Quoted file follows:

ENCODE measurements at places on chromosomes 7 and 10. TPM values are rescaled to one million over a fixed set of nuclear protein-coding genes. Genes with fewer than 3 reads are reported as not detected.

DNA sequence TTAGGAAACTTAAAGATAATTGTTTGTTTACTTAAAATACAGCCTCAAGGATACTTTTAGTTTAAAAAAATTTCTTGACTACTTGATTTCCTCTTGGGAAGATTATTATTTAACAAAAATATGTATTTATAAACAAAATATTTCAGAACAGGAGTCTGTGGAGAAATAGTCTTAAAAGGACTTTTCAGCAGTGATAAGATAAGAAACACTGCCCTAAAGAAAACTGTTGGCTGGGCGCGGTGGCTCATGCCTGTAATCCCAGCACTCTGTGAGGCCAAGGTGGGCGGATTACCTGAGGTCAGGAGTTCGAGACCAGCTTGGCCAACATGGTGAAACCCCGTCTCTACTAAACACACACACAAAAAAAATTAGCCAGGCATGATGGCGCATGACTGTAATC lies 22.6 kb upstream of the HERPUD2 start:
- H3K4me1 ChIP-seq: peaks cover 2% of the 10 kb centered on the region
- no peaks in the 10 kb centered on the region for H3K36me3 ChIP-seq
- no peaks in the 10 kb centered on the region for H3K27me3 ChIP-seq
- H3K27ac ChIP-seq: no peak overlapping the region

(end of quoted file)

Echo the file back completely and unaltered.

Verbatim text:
ENCODE measurements at places on chromosomes 7 and 10. TPM values are rescaled to one million over a fixed set of nuclear protein-coding genes. Genes with fewer than 3 reads are reported as not detected.

DNA sequence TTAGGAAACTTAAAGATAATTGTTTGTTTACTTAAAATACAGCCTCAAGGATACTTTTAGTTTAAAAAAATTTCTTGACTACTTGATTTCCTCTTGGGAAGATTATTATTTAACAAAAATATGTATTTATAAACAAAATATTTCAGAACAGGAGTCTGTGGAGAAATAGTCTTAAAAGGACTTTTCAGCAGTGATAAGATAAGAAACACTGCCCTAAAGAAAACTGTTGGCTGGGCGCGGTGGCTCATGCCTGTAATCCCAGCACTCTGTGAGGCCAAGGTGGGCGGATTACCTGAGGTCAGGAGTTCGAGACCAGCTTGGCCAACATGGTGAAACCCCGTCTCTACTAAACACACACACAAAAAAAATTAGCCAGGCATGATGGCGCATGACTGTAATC lies 22.6 kb upstream of the HERPUD2 start:
- H3K4me1 ChIP-seq: peaks cover 2% of the 10 kb centered on the region
- no peaks in the 10 kb centered on the region for H3K36me3 ChIP-seq
- no peaks in the 10 kb centered on the region for H3K27me3 ChIP-seq
- H3K27ac ChIP-seq: no peak overlapping the region